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NP-007 Medication analysis for hospital patients with renal insufficiency: from development phase to standard practice
  1. B Kastner,
  2. W Speckner,
  3. J Albrecht
  1. Kliniken Nordoberpfalz AG – Apotheke, 92637 Weiden, Germany


Background A previous research project1 had confirmed that patients with renal impairment and poly-medication had a greater risk of suffering from medication-related problems.

Purpose Our objective was to develop a practicable method of monitoring medication which could be permanently integrated into the everyday routines of a team of pharmacists working at a general hospital without the facilities of a university medical centre.

Materials and methods Glomerular filtration rates (GFRs) were recorded on a daily basis by staff at the clinic’s laboratory. This list enabled us to monitor the medication of 425 inpatients with GFR <40 ml/min between March and June 2017 with regards to: (A) kidney-relevant adaption to renal insufficiency medication (e.g. wrong dosage, contraindications); and (B) significant drug interaction (ABDAMED categories) considered ‘substitution necessary’, and passed on the results to the doctors. The implementation of such recommendations by the physicians was checked by referring to the electronic patient record and registered in ADKA-DokuPIK.

Results In about one-third of the cases (154 patients, about six per day) the medication to be administered was changed directly or after joint consultation between the medical and pharmaceutical staff. More than half of the recommendations were immediately applied, and in roughly one-quarter of the remaining cases a decision deferred, pending further risk-benefit assessment. Therapeutic intervention (type A or B) was required for approximately 51% of the inpatients with GFRs of 10–30 ml/min, but, in contrast, only recommended for approximately 17% of inpatients with GFRs of 30–40 ml/min.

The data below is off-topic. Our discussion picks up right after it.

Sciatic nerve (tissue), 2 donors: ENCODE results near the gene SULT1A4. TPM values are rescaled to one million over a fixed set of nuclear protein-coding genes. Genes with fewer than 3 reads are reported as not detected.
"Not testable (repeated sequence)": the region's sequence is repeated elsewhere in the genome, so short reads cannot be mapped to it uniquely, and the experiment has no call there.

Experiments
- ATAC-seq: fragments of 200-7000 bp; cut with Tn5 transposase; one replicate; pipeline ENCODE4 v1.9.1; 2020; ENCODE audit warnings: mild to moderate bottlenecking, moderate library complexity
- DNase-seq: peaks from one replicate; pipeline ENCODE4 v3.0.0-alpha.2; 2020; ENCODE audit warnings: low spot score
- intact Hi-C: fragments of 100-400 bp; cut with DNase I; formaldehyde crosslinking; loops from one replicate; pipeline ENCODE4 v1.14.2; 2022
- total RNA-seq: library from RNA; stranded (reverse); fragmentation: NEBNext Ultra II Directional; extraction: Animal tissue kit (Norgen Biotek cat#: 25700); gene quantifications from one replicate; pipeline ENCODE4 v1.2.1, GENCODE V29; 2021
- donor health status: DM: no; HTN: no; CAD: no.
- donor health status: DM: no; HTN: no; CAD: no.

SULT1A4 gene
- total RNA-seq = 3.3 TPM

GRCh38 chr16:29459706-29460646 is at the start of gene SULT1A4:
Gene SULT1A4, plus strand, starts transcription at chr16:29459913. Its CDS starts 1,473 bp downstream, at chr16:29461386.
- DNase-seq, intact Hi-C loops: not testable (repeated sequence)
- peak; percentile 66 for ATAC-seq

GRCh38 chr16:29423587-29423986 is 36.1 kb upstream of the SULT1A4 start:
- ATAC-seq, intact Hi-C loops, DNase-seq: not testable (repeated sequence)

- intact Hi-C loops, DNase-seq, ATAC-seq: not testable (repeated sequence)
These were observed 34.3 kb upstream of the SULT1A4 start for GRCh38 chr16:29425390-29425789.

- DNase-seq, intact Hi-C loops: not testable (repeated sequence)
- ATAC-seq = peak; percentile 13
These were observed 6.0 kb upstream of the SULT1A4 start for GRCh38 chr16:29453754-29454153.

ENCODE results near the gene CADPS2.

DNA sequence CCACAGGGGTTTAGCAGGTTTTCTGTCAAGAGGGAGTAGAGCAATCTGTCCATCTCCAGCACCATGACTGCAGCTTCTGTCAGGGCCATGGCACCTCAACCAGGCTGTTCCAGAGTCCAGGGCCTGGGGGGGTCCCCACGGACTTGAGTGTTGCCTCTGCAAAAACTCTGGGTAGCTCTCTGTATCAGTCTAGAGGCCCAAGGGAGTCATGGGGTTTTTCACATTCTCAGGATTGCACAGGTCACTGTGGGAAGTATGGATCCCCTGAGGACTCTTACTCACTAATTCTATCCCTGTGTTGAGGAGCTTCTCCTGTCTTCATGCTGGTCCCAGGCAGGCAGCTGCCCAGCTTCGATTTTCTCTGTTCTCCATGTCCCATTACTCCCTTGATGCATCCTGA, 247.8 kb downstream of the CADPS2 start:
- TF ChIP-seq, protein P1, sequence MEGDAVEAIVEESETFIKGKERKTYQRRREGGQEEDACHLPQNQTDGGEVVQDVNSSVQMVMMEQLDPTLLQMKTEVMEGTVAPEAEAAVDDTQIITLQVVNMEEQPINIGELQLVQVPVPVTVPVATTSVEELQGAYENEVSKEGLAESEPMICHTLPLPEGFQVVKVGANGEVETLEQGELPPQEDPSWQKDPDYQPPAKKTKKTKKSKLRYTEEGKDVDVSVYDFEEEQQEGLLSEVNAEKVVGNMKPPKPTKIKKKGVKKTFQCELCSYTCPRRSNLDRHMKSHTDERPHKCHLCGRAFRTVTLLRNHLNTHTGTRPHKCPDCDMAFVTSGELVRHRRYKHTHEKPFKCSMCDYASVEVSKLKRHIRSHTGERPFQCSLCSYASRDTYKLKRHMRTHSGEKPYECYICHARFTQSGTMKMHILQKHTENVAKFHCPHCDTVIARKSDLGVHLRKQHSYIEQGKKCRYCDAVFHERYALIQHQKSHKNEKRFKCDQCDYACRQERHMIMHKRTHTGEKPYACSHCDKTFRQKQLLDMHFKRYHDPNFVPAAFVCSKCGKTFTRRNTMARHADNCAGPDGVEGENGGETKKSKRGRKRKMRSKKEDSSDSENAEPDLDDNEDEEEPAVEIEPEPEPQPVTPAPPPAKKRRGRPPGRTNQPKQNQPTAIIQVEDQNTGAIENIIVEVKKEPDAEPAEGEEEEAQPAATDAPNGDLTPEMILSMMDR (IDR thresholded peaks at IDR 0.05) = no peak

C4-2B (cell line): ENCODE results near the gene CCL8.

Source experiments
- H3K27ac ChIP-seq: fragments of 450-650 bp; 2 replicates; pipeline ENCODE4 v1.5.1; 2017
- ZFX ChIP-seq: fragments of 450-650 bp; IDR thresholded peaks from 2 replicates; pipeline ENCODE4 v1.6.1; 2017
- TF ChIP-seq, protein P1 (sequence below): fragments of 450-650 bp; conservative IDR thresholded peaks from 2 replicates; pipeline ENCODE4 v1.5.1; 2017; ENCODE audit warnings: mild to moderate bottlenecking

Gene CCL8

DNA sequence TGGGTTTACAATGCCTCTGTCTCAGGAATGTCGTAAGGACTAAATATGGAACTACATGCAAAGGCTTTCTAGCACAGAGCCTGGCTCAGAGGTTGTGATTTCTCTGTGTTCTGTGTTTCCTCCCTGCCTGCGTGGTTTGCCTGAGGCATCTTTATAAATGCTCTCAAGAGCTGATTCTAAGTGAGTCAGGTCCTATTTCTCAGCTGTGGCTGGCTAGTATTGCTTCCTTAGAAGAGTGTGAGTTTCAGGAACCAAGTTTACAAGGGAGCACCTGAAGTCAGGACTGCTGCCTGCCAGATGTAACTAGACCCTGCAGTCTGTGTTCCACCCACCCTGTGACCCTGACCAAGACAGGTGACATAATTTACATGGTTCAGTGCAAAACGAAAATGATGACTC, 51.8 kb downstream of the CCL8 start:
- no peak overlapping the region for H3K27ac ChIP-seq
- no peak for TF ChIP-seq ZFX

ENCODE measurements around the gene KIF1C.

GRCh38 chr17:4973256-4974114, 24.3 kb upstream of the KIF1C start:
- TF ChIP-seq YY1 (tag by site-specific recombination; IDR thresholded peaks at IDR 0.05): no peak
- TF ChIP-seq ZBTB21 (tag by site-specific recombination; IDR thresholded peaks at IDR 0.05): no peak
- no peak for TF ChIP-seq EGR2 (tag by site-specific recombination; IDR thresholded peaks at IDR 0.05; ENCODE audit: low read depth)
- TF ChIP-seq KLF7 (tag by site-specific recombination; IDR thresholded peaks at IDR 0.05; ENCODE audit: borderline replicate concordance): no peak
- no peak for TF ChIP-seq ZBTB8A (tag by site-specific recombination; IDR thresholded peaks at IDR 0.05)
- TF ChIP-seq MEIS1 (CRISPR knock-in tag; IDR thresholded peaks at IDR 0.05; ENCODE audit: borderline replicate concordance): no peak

Furthermore, a drug list was designed to facilitate routine work (with a link to ), as well as an information leaflet listing those drugs used in our hospital that either required dose adjustment or should not be used in cases of renal impairment.

Conclusion An increase in patient safety by means of intervention was achieved in 114 of the 154 cases, limiting patient assessment to GFRs of 10–30 ml/min (in accordance with KDIGO classification 4). This would correspond to a work-efficient intervention rate of 51% (about seven medication errors per day). After successfully presenting our results to the board of management and at the chief physicians’ conference meeting, the decision was taken to continue to provide this everyday form of clinical service despite our limited human resources situation.

References and/or acknowledgements 1. Schlosser L. Medication management for patients with renal failure. Krankenhauspharm 2017; 02/17:112–

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